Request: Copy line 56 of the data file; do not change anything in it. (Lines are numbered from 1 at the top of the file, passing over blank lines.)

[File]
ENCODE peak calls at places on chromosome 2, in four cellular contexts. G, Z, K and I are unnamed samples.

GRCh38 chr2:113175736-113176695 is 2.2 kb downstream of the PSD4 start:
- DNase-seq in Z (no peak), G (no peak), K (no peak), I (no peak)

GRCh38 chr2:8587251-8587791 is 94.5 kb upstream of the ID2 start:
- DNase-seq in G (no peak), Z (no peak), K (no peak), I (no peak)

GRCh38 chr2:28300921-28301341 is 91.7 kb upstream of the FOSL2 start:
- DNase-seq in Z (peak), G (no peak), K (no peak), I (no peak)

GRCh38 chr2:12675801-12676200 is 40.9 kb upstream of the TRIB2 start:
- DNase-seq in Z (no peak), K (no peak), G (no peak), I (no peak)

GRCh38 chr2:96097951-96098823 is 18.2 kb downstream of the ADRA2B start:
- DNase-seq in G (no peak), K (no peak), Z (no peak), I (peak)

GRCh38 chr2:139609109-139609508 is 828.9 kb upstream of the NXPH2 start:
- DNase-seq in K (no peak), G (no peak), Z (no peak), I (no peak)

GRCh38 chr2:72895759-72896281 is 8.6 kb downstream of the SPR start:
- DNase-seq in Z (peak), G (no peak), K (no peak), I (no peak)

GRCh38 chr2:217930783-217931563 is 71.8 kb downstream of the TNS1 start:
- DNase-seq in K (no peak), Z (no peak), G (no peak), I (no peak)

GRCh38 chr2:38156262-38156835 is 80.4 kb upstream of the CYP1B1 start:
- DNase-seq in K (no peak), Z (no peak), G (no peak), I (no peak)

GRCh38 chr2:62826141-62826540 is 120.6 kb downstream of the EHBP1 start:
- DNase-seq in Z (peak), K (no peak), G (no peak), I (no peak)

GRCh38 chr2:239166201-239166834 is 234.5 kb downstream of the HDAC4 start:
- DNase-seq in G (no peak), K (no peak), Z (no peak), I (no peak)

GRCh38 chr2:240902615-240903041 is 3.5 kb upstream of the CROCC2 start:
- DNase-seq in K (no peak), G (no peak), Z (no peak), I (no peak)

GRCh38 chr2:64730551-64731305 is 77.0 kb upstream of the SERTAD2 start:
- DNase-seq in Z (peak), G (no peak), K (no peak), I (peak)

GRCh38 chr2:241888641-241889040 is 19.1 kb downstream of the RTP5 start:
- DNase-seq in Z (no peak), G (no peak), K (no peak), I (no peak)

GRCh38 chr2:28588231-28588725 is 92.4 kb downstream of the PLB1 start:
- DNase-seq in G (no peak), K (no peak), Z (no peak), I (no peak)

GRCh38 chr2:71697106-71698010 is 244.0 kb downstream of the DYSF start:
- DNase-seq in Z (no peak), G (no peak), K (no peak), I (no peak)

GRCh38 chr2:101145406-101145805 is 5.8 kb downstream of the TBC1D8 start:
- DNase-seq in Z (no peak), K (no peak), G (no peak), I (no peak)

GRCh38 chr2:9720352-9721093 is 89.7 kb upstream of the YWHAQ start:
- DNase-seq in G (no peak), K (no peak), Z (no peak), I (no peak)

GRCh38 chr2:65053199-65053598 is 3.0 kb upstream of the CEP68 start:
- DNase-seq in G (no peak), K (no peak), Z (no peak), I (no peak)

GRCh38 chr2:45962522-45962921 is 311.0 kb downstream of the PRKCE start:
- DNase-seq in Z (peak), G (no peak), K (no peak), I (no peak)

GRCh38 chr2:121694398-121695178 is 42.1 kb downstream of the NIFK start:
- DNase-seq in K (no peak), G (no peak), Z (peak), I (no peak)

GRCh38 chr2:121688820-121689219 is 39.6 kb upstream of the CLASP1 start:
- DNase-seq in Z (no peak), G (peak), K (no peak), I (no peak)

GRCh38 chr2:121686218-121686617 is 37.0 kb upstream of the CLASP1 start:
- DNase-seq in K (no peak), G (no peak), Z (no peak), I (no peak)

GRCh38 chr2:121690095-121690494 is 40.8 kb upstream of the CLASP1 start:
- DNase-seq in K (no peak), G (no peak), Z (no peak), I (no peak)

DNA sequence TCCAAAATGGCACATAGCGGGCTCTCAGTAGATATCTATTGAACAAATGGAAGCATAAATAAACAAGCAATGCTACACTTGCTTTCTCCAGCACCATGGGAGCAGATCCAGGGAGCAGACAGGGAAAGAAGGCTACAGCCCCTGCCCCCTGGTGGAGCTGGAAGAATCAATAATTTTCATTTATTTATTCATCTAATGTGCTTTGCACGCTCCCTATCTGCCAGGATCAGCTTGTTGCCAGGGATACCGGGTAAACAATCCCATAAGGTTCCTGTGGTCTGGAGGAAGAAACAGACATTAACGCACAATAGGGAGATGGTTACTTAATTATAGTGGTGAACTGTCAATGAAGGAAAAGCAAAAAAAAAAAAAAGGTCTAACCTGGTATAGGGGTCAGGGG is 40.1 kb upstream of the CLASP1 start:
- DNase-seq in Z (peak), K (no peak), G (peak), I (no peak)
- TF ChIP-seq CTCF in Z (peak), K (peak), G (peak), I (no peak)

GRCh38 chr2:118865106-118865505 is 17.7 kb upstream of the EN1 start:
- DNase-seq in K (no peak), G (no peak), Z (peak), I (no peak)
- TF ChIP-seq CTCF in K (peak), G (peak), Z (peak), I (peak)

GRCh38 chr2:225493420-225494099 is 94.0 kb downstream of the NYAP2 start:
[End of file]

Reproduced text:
GRCh38 chr2:225493420-225494099 is 94.0 kb downstream of the NYAP2 start: